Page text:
In the immediate aftermath of an arrest, many people have more questions than answers as they are shuffled through the first stages of interaction with the criminal justice system. After all, most people are never exposed to this side of the court system. So, from an arrest to the end of the case, how do criminal cases usually proceed?
Criminal case basics
The arrest is obviously the first step for a defendant in a criminal case, but there will typically be many more steps to come before a final decision in the case is reached. It used to be that, in New York and New Jersey, the next step after an arrest was a determination of the amount of “bail”—funds deposited with the court to secure the arrestee’s release as the criminal case is pending. However, our readers probably know that the bail system has been significantly reformed in both states, so a bail determination is very different from what it used to be—but it can still be a part of the next step in the case.
Early in the case, the defendant will be brought before a judge and informed of the pending charges that will be pursued in the case. At this time, a judge will also typically determine whether or not a defendant needs a court-appointed defense attorney. There may be another court date as well, at which point a judge will need to decide if the prosecution has convincing evidence that might lead to a conviction in the case.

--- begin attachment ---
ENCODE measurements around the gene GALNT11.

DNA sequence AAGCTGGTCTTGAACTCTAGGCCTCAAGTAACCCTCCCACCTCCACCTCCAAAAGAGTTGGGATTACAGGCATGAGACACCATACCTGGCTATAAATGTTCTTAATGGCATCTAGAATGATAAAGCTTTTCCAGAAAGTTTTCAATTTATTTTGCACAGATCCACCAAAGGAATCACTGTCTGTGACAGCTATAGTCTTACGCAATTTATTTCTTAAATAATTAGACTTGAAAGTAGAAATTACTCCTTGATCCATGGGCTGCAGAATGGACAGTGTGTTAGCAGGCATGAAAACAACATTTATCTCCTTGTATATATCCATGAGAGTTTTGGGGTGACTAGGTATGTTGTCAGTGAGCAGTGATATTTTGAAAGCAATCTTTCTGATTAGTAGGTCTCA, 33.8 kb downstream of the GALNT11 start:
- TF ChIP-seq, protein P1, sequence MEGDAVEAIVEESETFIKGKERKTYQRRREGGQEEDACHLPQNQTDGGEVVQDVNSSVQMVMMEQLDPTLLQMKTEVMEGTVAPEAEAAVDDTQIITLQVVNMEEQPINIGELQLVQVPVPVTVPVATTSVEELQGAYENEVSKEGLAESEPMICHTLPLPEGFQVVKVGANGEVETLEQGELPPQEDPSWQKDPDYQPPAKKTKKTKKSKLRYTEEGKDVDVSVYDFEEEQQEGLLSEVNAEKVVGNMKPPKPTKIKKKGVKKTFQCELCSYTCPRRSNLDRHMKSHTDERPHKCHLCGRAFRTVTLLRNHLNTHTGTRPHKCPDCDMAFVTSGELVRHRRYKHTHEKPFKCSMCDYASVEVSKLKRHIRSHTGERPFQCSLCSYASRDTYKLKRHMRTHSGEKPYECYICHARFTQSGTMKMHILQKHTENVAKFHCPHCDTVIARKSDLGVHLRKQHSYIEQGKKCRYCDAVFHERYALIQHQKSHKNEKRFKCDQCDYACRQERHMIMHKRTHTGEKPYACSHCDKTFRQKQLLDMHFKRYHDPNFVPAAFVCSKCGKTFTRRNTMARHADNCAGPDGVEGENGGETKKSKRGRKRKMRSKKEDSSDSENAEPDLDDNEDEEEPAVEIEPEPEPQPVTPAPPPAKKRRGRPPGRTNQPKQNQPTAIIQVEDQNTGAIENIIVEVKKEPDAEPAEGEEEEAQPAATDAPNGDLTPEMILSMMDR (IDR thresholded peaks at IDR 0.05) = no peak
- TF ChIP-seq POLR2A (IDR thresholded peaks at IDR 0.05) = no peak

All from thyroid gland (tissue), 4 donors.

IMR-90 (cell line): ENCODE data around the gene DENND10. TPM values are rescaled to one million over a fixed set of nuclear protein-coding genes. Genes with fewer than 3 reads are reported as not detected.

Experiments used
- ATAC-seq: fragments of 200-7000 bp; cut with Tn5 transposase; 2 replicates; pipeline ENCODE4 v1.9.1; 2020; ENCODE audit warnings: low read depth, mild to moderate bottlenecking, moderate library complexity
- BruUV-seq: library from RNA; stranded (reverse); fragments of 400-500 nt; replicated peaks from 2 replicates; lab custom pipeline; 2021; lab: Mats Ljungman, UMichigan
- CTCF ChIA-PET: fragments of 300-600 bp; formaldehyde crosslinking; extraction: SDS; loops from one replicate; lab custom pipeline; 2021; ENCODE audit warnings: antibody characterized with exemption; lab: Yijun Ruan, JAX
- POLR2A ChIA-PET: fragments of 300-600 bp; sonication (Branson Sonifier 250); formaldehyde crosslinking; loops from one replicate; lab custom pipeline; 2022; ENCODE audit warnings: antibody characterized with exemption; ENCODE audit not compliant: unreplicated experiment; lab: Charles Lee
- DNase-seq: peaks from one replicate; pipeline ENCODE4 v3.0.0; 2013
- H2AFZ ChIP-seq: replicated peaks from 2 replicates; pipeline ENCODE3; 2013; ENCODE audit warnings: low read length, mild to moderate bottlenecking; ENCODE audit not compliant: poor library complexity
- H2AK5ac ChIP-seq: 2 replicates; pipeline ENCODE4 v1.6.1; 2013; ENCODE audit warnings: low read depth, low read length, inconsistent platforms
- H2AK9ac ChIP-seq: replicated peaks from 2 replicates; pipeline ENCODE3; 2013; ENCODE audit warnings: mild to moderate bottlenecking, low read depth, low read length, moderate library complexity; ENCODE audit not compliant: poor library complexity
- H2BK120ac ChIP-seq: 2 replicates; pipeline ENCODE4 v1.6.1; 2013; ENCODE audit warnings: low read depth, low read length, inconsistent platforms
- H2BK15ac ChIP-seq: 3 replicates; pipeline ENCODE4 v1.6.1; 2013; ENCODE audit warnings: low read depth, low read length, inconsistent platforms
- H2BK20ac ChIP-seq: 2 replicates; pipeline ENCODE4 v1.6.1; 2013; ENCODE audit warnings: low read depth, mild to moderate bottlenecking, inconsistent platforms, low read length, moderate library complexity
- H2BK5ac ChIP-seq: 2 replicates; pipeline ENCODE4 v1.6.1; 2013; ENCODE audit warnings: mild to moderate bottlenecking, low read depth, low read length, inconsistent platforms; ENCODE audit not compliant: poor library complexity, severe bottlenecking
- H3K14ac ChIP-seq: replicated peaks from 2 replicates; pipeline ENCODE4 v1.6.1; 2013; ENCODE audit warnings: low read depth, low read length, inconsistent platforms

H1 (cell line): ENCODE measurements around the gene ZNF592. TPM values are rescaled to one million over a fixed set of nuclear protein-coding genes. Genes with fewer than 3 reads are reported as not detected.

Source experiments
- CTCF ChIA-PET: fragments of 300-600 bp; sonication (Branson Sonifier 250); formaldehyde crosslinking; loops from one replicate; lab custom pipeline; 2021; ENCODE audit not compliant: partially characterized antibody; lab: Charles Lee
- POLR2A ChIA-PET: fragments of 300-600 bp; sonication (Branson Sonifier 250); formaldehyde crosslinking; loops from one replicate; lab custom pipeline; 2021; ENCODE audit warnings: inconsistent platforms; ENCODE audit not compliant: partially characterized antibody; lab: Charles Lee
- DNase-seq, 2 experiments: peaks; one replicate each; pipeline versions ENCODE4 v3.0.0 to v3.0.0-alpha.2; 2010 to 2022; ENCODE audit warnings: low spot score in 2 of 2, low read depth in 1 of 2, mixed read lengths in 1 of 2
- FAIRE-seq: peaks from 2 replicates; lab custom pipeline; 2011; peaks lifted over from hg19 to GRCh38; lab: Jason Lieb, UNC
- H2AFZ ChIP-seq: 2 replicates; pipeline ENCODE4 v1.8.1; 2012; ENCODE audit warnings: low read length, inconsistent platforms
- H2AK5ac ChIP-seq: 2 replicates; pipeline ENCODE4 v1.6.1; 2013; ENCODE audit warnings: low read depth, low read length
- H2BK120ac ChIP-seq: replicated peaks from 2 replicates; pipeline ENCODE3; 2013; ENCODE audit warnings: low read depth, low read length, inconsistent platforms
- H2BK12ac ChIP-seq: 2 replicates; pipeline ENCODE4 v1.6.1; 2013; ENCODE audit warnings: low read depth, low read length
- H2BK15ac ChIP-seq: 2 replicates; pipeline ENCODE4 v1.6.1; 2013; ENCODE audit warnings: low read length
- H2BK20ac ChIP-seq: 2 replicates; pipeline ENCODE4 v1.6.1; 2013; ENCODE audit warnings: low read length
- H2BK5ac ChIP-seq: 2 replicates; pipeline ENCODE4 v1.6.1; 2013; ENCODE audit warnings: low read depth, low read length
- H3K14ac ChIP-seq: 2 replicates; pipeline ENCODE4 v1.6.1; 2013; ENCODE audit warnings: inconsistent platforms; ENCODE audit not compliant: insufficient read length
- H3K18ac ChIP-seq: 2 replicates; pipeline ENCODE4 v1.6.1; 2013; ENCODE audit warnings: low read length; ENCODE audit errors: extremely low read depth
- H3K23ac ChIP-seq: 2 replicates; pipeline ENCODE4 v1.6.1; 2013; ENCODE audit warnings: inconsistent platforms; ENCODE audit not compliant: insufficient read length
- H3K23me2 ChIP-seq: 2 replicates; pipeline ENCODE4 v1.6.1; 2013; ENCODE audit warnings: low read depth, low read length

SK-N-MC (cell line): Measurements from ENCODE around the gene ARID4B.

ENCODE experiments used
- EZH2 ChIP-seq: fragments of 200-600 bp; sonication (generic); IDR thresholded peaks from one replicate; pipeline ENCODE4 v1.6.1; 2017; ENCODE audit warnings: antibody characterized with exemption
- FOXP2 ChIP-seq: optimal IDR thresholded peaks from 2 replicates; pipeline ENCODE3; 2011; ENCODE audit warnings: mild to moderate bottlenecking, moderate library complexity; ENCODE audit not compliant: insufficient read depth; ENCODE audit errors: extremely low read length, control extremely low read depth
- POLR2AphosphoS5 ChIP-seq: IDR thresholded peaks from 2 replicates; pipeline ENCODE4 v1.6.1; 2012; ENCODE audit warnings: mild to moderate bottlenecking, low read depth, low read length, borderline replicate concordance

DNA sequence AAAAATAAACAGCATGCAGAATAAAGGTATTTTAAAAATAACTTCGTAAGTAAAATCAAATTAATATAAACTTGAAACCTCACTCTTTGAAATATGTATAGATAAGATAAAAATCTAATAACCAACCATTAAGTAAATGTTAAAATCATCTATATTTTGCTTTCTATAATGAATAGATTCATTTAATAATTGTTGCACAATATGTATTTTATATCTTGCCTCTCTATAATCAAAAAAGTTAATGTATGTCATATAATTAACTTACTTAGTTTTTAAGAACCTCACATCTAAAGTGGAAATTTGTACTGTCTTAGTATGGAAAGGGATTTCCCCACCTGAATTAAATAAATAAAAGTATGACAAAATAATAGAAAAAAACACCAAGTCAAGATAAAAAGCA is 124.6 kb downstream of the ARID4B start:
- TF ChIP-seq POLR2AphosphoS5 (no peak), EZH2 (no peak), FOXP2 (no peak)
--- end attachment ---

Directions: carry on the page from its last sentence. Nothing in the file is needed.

From there, preparations for a trial begin. “Discovery” is when both sides exchange information that might be used at trial, and “pre-trial motions” are also common, on a range of topics; even motions to dismiss the case entirely. Ultimately, the trial might be a “bench” trial—where the judge alone is the fact-finder—or a jury trial. Trials, of course, usually end with a “guilty” or “not guilty” verdict. If the verdict is “guilty,” the next step is sentencing.